Estudos microrreológicos da blenda PBT/SAN.
Ito, Edson Noriyuki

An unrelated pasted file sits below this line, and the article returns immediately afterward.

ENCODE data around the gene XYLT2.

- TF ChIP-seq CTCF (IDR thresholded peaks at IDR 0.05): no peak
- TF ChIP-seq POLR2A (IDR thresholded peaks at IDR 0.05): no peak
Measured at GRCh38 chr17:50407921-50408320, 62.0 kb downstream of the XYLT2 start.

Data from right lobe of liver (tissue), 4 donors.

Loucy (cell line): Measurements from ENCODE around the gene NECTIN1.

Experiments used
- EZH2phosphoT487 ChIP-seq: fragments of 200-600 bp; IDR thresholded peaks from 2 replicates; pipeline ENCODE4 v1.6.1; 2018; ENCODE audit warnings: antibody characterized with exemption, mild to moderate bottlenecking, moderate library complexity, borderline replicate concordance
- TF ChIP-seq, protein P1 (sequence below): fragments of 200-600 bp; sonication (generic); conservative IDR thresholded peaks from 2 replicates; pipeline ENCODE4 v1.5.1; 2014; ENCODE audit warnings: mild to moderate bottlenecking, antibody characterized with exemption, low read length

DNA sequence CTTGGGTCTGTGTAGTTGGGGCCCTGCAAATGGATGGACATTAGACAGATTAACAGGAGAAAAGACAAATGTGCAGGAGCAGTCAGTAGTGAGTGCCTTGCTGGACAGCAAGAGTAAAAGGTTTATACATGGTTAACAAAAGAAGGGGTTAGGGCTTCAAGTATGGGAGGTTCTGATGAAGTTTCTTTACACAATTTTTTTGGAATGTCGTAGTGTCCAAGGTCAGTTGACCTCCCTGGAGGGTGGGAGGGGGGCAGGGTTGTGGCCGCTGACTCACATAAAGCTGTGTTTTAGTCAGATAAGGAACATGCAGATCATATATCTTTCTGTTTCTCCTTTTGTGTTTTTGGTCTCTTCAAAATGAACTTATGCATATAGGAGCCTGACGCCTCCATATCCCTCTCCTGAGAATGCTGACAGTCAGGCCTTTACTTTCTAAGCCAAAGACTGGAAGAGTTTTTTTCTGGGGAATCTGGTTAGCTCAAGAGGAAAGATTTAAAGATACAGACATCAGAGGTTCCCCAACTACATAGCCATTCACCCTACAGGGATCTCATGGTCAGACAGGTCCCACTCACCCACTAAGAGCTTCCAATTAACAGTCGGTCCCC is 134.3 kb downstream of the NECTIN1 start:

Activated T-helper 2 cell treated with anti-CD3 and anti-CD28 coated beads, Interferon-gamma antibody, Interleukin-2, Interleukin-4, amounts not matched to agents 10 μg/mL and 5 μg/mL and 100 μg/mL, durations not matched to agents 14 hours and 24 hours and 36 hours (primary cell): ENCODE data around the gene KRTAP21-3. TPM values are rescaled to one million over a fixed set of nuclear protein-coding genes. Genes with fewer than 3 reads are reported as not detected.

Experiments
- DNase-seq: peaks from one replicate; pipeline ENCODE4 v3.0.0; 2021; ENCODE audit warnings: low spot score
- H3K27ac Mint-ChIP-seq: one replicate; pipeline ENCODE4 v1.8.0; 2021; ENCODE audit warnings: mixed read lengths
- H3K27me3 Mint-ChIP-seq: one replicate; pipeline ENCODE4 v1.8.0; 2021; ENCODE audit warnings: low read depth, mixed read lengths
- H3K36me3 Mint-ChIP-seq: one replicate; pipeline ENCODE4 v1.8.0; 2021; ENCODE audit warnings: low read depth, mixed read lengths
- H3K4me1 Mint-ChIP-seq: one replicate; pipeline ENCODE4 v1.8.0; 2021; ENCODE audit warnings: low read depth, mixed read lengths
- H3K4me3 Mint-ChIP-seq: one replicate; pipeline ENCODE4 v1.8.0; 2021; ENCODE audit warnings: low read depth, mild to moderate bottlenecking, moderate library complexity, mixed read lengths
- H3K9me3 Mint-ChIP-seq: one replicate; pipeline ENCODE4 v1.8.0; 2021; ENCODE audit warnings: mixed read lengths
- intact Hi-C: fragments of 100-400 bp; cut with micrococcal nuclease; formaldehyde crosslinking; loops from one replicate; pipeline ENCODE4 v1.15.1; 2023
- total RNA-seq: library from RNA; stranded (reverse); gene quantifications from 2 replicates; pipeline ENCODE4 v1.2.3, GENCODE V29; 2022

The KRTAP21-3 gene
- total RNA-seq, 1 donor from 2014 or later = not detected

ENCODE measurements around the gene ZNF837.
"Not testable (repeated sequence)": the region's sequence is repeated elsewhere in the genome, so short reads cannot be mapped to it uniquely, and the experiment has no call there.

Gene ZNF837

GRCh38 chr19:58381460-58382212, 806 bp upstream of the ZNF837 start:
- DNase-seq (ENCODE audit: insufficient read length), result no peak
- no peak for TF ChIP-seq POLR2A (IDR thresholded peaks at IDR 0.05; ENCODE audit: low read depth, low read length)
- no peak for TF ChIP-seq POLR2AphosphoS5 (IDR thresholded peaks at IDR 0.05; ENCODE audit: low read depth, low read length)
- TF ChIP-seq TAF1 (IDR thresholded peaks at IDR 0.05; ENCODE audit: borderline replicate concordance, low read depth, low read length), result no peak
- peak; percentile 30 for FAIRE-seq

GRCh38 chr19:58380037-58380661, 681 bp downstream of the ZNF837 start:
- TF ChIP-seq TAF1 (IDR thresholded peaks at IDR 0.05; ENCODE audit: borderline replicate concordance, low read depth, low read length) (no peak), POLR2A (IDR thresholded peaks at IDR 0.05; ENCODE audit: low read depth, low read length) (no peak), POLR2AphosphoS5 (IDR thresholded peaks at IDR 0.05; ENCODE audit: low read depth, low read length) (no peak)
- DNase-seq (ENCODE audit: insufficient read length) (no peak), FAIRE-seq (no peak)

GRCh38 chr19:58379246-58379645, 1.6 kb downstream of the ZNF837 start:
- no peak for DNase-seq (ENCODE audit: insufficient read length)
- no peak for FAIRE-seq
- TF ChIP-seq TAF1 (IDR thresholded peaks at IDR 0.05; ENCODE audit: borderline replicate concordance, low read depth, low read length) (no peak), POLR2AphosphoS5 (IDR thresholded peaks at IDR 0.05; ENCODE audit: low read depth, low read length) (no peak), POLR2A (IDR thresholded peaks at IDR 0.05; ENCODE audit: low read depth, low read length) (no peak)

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This work was motivated by the need of a better understanding of the microrheological characteristics of polybutylene terephthalate, PBT, polymer blends, such as the matrix phase PBT and the styrene-acrylonitrile, SAN copolymer as dispersed phase. The main purpose of the microrheological studies carried out was to analyze the rheological behavior and the morphology, as well as their correlation, in the preparation of the PBT/SAN immiscible blend, with and without the use of an interfacial compatibilizer. The rheological behavior was analyzed by torque rheometry, rotational rheometry with parallelplates geometry, and capillary rheometry. The interfacial tensions were measured by the modified ellipsoidal drop retraction method, using an optical polarized light microscope coupled to a hot stage. Two complementary techniques were used in the morphological analyses: scanning electron microscopy (SEM) with tetrahydrofuran (THF) extraction of the dispersed phase, and transmission electron microscopy (TEM) with rutene tetroxide (RuO4) deposition in the dispersed phase. The interfacial tension between the PBT polymer and the SAN copolymer was found to increase as the molar mass of the PBT increased. The use of rotational rheometry with parallel plates at low shear rates allowed the increase in viscosity to be quantified as a function of the reaction of the polymeric macromolecules in the PBT/SAN blend compatibilized or not with the interfacial compatibilizer, the MMA-GMA-EA copolymer. Based on the morphological characterizations, an analysis was made of the fibril formation mechanisms, break up and coalescence of the particles of dispersed phase and their interactions with the addition of interfacial compatibilizers. The rotational rheometry at low shear rates proved to be extremely efficient in the analysis of blend compatibilization, which is usually analyzed by torque rheometry. It was checked that, at high shear rates, the viscosity ratio influenced the formation of more finely dispersed phases.